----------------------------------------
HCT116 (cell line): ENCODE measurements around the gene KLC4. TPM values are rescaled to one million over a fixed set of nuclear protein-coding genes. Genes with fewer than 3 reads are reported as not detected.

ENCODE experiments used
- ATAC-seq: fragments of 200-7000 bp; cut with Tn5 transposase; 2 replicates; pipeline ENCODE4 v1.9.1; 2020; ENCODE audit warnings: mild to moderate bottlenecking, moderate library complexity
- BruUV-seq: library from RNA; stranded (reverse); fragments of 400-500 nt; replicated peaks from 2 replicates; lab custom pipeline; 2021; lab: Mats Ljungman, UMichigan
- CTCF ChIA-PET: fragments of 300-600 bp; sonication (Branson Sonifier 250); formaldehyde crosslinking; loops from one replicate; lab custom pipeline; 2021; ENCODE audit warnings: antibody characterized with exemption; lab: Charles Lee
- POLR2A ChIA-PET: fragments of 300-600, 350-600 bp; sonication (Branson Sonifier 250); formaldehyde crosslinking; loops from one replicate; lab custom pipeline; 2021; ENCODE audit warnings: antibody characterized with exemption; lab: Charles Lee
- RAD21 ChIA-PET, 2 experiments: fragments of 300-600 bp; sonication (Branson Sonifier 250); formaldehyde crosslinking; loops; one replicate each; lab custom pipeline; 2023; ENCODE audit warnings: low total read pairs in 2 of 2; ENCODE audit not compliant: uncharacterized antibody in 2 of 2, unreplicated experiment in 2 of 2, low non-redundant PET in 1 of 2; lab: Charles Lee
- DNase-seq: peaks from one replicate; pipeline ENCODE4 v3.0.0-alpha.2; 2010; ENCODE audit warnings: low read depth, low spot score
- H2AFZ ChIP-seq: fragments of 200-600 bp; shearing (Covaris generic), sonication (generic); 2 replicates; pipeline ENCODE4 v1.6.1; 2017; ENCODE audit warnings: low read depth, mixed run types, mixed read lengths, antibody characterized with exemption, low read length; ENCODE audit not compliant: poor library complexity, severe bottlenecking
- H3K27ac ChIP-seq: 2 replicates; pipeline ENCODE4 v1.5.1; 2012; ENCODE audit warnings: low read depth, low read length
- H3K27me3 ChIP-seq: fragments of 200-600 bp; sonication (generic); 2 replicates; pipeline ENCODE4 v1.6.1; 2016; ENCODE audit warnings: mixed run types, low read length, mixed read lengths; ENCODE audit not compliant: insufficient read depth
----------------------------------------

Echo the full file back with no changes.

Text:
HCT116 (cell line): ENCODE measurements around the gene KLC4. TPM values are rescaled to one million over a fixed set of nuclear protein-coding genes. Genes with fewer than 3 reads are reported as not detected.

ENCODE experiments used
- ATAC-seq: fragments of 200-7000 bp; cut with Tn5 transposase; 2 replicates; pipeline ENCODE4 v1.9.1; 2020; ENCODE audit warnings: mild to moderate bottlenecking, moderate library complexity
- BruUV-seq: library from RNA; stranded (reverse); fragments of 400-500 nt; replicated peaks from 2 replicates; lab custom pipeline; 2021; lab: Mats Ljungman, UMichigan
- CTCF ChIA-PET: fragments of 300-600 bp; sonication (Branson Sonifier 250); formaldehyde crosslinking; loops from one replicate; lab custom pipeline; 2021; ENCODE audit warnings: antibody characterized with exemption; lab: Charles Lee
- POLR2A ChIA-PET: fragments of 300-600, 350-600 bp; sonication (Branson Sonifier 250); formaldehyde crosslinking; loops from one replicate; lab custom pipeline; 2021; ENCODE audit warnings: antibody characterized with exemption; lab: Charles Lee
- RAD21 ChIA-PET, 2 experiments: fragments of 300-600 bp; sonication (Branson Sonifier 250); formaldehyde crosslinking; loops; one replicate each; lab custom pipeline; 2023; ENCODE audit warnings: low total read pairs in 2 of 2; ENCODE audit not compliant: uncharacterized antibody in 2 of 2, unreplicated experiment in 2 of 2, low non-redundant PET in 1 of 2; lab: Charles Lee
- DNase-seq: peaks from one replicate; pipeline ENCODE4 v3.0.0-alpha.2; 2010; ENCODE audit warnings: low read depth, low spot score
- H2AFZ ChIP-seq: fragments of 200-600 bp; shearing (Covaris generic), sonication (generic); 2 replicates; pipeline ENCODE4 v1.6.1; 2017; ENCODE audit warnings: low read depth, mixed run types, mixed read lengths, antibody characterized with exemption, low read length; ENCODE audit not compliant: poor library complexity, severe bottlenecking
- H3K27ac ChIP-seq: 2 replicates; pipeline ENCODE4 v1.5.1; 2012; ENCODE audit warnings: low read depth, low read length
- H3K27me3 ChIP-seq: fragments of 200-600 bp; sonication (generic); 2 replicates; pipeline ENCODE4 v1.6.1; 2016; ENCODE audit warnings: mixed run types, low read length, mixed read lengths; ENCODE audit not compliant: insufficient read depth